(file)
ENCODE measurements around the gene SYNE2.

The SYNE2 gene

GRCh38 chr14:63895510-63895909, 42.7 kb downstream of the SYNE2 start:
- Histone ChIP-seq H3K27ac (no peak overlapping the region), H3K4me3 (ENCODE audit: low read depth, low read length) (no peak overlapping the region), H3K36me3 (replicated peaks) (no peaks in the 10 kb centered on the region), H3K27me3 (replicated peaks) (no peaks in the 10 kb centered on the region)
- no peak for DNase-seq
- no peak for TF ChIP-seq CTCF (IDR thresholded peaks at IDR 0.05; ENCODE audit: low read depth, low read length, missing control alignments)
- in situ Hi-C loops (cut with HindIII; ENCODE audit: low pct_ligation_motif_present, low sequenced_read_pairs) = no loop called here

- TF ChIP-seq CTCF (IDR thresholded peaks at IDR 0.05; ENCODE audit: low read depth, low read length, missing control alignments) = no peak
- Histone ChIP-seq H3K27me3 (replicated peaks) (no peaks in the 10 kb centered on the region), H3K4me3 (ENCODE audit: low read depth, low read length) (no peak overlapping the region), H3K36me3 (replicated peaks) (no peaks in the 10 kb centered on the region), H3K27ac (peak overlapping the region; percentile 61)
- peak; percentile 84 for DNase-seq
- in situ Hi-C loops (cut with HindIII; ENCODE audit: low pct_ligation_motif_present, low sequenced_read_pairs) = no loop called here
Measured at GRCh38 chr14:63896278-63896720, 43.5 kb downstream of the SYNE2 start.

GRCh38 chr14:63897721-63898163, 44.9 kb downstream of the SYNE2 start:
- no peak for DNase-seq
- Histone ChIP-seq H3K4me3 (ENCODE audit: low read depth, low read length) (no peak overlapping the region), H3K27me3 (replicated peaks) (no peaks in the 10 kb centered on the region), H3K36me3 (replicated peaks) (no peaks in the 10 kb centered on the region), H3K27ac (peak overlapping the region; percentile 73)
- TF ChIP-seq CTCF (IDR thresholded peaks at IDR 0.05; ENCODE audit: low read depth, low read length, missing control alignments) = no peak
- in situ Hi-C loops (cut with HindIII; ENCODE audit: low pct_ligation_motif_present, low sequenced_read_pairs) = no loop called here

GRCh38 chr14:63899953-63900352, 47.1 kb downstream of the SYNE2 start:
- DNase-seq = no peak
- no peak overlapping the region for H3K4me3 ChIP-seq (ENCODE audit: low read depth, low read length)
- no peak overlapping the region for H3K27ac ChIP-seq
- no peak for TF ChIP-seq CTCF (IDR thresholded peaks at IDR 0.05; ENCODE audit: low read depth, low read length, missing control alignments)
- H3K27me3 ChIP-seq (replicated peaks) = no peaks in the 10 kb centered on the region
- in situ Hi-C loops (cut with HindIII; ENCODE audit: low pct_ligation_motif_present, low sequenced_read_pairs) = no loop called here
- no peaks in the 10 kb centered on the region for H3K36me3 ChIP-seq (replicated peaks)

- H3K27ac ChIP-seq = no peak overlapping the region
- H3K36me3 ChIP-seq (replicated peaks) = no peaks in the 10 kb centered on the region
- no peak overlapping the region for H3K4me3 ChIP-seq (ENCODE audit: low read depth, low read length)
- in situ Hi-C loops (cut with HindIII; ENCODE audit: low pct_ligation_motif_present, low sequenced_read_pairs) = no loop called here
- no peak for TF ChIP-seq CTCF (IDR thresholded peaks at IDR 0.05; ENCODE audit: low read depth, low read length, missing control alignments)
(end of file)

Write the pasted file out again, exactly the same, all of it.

ENCODE measurements around the gene SYNE2.

The SYNE2 gene

GRCh38 chr14:63895510-63895909, 42.7 kb downstream of the SYNE2 start:
- Histone ChIP-seq H3K27ac (no peak overlapping the region), H3K4me3 (ENCODE audit: low read depth, low read length) (no peak overlapping the region), H3K36me3 (replicated peaks) (no peaks in the 10 kb centered on the region), H3K27me3 (replicated peaks) (no peaks in the 10 kb centered on the region)
- no peak for DNase-seq
- no peak for TF ChIP-seq CTCF (IDR thresholded peaks at IDR 0.05; ENCODE audit: low read depth, low read length, missing control alignments)
- in situ Hi-C loops (cut with HindIII; ENCODE audit: low pct_ligation_motif_present, low sequenced_read_pairs) = no loop called here

- TF ChIP-seq CTCF (IDR thresholded peaks at IDR 0.05; ENCODE audit: low read depth, low read length, missing control alignments) = no peak
- Histone ChIP-seq H3K27me3 (replicated peaks) (no peaks in the 10 kb centered on the region), H3K4me3 (ENCODE audit: low read depth, low read length) (no peak overlapping the region), H3K36me3 (replicated peaks) (no peaks in the 10 kb centered on the region), H3K27ac (peak overlapping the region; percentile 61)
- peak; percentile 84 for DNase-seq
- in situ Hi-C loops (cut with HindIII; ENCODE audit: low pct_ligation_motif_present, low sequenced_read_pairs) = no loop called here
Measured at GRCh38 chr14:63896278-63896720, 43.5 kb downstream of the SYNE2 start.

GRCh38 chr14:63897721-63898163, 44.9 kb downstream of the SYNE2 start:
- no peak for DNase-seq
- Histone ChIP-seq H3K4me3 (ENCODE audit: low read depth, low read length) (no peak overlapping the region), H3K27me3 (replicated peaks) (no peaks in the 10 kb centered on the region), H3K36me3 (replicated peaks) (no peaks in the 10 kb centered on the region), H3K27ac (peak overlapping the region; percentile 73)
- TF ChIP-seq CTCF (IDR thresholded peaks at IDR 0.05; ENCODE audit: low read depth, low read length, missing control alignments) = no peak
- in situ Hi-C loops (cut with HindIII; ENCODE audit: low pct_ligation_motif_present, low sequenced_read_pairs) = no loop called here

GRCh38 chr14:63899953-63900352, 47.1 kb downstream of the SYNE2 start:
- DNase-seq = no peak
- no peak overlapping the region for H3K4me3 ChIP-seq (ENCODE audit: low read depth, low read length)
- no peak overlapping the region for H3K27ac ChIP-seq
- no peak for TF ChIP-seq CTCF (IDR thresholded peaks at IDR 0.05; ENCODE audit: low read depth, low read length, missing control alignments)
- H3K27me3 ChIP-seq (replicated peaks) = no peaks in the 10 kb centered on the region
- in situ Hi-C loops (cut with HindIII; ENCODE audit: low pct_ligation_motif_present, low sequenced_read_pairs) = no loop called here
- no peaks in the 10 kb centered on the region for H3K36me3 ChIP-seq (replicated peaks)

- H3K27ac ChIP-seq = no peak overlapping the region
- H3K36me3 ChIP-seq (replicated peaks) = no peaks in the 10 kb centered on the region
- no peak overlapping the region for H3K4me3 ChIP-seq (ENCODE audit: low read depth, low read length)
- in situ Hi-C loops (cut with HindIII; ENCODE audit: low pct_ligation_motif_present, low sequenced_read_pairs) = no loop called here
- no peak for TF ChIP-seq CTCF (IDR thresholded peaks at IDR 0.05; ENCODE audit: low read depth, low read length, missing control alignments)